ArtsAutosBooksBusinessEducationEntertainmentFamilyFashionFoodGamesGenderHealthHolidaysHomeHubPagesPersonal FinancePetsPoliticsReligionSportsTechnologyTravel
  • »
  • Personal Finance»
  • Family Budget

10 Important Tips for Sticking to a Family Budget

Updated on January 18, 2011

Creating a family budget is really important. It allows your family to begin working together as a team to save money and meet the financial goals that are best for everyone. It gets you talking about money, which is good for your relationships with one another and also good for teaching children important financial skills. But creating a family budget is only half the battle. Sticking to the family budget is the hard part.

Here are ten important tips that can help you stick to a family budget:

1. Make a detailed family budget. Make sure that your family budget is as complete and accurate as possible. The more information you include in the budget, the easier it will be for everyone to stick to the budget. Include all of your expenses including daily, monthly and variable expenses. Take your time to make sure that you have a really good idea of what your income and expenses are so that the budget you create is truly reasonable.

2. Ask each family member to give up one personal thing that costs money. For example, Dad might give up his gym membership and Sally might give up her dance lessons. Alternatively, the entire family might give up their cable TV subscription together. Everyone does their part to participate in sticking to the family budget.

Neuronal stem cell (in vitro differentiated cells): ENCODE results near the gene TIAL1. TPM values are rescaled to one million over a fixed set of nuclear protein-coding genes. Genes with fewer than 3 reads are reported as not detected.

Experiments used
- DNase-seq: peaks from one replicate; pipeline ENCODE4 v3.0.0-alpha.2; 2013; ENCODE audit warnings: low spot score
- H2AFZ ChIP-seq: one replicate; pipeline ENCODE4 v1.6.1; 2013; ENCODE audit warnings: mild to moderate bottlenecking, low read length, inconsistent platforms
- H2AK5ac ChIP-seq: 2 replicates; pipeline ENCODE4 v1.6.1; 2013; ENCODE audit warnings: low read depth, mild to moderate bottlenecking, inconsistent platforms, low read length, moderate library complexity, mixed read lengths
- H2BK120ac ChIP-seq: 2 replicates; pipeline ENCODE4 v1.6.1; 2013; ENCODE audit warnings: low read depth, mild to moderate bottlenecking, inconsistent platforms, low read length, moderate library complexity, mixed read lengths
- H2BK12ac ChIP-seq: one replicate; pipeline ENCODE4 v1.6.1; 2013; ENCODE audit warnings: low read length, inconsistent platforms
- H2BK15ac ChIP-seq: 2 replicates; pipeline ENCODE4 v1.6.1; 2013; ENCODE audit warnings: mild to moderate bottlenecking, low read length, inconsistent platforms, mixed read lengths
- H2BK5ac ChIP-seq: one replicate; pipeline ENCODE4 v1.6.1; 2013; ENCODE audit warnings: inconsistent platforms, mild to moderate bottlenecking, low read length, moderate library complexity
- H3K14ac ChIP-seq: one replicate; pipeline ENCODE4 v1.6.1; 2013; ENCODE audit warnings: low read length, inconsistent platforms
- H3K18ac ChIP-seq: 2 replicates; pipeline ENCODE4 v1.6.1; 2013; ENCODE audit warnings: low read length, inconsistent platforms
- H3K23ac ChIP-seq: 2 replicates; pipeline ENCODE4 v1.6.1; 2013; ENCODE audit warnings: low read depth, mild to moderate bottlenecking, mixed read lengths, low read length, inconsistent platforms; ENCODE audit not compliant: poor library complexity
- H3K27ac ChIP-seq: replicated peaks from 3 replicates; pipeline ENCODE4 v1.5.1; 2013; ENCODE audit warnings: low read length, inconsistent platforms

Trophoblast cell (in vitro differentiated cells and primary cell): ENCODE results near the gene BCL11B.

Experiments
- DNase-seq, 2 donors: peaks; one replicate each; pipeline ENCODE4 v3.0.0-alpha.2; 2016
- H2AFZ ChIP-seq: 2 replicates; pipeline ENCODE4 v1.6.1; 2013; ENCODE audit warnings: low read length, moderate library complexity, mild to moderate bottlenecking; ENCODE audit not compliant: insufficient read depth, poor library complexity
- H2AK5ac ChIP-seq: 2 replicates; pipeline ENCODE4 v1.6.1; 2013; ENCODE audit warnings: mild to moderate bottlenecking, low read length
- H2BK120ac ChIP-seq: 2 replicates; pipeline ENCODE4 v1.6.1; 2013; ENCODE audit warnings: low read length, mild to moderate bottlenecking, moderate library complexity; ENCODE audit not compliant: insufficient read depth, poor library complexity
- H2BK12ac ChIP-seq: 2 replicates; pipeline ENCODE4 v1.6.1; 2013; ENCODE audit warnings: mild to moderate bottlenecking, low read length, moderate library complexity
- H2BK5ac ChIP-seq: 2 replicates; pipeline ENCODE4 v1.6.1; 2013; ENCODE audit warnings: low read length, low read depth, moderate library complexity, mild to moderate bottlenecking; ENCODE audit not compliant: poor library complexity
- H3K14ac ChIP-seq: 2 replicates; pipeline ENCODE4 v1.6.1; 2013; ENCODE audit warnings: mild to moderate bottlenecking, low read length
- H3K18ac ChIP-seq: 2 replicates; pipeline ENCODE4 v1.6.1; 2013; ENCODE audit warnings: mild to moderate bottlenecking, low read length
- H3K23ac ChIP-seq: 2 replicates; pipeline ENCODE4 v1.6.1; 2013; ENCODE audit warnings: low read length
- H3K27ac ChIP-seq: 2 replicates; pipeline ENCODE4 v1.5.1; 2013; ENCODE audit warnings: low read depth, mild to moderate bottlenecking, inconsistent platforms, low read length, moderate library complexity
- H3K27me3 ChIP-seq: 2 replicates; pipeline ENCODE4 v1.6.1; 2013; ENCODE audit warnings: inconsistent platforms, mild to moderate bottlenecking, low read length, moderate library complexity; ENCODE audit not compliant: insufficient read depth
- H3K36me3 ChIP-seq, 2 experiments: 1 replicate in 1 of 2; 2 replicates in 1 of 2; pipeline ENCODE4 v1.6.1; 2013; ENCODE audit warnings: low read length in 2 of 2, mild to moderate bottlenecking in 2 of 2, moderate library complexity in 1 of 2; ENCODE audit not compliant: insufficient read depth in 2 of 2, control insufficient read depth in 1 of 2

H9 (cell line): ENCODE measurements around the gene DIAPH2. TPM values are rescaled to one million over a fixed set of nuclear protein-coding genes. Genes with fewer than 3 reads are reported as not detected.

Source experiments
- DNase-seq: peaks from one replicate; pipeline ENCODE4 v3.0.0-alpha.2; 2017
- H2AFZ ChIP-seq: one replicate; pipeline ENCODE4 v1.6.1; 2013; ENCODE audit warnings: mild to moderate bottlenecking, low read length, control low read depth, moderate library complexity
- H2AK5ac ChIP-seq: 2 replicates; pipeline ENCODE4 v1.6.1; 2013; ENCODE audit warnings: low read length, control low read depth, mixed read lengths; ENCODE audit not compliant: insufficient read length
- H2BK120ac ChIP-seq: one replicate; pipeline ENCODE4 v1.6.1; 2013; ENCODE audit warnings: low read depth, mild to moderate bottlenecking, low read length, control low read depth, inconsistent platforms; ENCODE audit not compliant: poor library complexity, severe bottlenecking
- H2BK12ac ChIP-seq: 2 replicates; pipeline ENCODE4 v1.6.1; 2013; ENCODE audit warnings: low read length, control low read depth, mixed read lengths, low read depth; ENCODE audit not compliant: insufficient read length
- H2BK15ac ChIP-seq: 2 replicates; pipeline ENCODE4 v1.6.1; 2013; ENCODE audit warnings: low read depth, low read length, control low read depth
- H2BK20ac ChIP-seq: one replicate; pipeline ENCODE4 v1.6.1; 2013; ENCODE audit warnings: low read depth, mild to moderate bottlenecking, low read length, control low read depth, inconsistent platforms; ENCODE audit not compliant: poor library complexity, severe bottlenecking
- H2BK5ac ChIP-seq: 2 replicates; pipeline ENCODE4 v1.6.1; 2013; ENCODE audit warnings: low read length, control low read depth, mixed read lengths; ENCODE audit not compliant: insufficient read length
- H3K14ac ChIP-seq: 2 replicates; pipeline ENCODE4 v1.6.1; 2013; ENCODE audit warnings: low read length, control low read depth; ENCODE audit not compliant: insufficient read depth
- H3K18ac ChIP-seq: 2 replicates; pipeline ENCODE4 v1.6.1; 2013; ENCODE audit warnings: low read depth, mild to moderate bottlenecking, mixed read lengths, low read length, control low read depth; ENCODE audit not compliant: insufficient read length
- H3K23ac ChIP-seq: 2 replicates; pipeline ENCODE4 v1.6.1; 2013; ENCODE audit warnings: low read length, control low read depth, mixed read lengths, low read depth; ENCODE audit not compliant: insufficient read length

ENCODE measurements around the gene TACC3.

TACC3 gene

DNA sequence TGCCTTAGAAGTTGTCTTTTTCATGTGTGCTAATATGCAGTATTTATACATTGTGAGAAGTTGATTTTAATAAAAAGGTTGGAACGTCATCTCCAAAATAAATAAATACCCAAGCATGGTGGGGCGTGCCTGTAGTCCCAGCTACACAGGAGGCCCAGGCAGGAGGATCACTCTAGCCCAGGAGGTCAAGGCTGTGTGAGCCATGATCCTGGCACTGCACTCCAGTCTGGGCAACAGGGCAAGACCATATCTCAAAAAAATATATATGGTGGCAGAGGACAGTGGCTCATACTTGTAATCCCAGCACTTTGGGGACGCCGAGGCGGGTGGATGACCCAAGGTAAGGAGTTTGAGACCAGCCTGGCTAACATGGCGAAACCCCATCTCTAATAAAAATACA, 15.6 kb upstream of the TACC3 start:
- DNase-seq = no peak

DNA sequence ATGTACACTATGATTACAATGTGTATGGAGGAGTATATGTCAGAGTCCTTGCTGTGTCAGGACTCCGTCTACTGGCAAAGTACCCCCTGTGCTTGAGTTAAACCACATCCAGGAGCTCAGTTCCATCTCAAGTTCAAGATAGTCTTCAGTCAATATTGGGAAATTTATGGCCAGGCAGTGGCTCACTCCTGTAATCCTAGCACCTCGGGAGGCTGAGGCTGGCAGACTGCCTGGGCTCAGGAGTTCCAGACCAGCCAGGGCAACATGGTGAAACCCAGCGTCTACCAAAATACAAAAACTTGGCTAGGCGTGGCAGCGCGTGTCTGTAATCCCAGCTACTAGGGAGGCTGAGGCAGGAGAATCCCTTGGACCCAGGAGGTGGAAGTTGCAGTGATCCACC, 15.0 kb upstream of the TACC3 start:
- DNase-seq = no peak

3. Assign everyone a finance-related chore. There are many different chores that can be done around finances and some of those can be done by kids. For example, children can be assigned to clip coupons to help keep the family’s spending down. Other chores to be assigned to various family members may include researching products before a purchase, cleaning out the basement to have a yard sale and balancing the checkbook.

4. Make short-term and long-term goals and celebrate together when you achieve those goals. It is very important that your family budget experience be something that is positive rather than something that is just difficult for the family to endure together. One way to make the experience positive is to set some short-term and long-term savings goals as a family. Brainstorm together what you would like to do to celebrate once those goals are reached. For example, after reaching a short-term goal, the family might celebrate by all taking a day off of work and school to have a mini-staycation at home!

5. Have one parent go shopping while the other stays home with the kids. If you’re a single parent, leave the kids with a babysitter when you go shopping. Most parents find it too stressful to stick to the family budget when they’ve got their children hanging on to the shopping cart, trying to add things in that aren’t in the family budget. Your kids may be all gung-ho about the budget until they get to the store. As they get older, you can take one child along to the store with you at a time to teach them how to shop on a budget.